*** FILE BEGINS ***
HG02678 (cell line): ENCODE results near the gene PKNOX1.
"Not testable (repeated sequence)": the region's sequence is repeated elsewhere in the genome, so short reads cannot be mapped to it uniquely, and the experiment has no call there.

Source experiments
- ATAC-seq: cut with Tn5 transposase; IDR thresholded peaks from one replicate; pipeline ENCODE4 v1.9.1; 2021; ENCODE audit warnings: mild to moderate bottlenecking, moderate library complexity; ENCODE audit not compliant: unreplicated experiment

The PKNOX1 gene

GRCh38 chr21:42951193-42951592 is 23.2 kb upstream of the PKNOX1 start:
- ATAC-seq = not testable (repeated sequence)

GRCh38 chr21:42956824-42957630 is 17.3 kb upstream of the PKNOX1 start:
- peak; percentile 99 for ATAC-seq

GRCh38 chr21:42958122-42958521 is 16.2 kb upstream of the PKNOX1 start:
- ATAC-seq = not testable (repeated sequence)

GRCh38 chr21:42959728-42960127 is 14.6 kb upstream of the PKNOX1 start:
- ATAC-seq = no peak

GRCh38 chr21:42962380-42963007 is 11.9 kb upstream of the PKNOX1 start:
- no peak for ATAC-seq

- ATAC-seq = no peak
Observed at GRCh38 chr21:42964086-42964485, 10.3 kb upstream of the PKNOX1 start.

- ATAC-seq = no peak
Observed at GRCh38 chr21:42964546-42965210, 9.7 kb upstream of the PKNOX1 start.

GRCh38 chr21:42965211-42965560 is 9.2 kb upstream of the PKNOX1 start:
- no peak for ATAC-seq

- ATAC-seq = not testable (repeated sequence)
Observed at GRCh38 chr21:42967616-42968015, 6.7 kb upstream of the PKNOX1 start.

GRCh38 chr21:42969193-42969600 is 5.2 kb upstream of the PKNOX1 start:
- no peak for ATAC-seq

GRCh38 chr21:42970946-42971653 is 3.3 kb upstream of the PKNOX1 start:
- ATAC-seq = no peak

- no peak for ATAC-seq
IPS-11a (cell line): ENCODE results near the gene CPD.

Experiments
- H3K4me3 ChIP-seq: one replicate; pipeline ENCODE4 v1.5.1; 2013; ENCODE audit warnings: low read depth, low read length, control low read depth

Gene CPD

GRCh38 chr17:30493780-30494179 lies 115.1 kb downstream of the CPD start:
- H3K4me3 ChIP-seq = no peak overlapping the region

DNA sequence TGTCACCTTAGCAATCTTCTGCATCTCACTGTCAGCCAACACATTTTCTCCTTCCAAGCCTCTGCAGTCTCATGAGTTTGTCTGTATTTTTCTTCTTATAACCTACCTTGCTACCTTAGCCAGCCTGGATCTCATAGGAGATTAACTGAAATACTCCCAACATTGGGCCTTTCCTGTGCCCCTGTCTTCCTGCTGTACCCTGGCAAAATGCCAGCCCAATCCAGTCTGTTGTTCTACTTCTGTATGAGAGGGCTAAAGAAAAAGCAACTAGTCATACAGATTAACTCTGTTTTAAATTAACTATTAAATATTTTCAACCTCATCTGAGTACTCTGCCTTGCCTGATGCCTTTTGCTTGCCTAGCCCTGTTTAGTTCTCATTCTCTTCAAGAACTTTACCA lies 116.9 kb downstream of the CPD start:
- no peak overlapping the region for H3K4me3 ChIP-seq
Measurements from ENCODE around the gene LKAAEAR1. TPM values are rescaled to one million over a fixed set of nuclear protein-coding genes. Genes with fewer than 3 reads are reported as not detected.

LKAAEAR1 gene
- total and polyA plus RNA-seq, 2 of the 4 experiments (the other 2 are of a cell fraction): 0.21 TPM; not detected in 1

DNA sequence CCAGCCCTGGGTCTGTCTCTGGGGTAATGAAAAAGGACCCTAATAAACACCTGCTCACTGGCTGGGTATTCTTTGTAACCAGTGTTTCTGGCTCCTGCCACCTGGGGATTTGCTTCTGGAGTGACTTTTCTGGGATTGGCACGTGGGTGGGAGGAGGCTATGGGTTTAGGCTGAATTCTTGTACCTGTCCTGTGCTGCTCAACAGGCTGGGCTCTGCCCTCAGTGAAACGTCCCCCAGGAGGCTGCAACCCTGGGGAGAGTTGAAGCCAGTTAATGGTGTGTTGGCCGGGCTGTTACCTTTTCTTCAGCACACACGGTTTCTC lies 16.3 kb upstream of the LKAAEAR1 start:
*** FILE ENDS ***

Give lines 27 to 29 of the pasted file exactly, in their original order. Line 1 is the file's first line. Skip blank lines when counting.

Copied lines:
- ATAC-seq = no peak

- no peak for ATAC-seq
IPS-11a (cell line): ENCODE results near the gene CPD.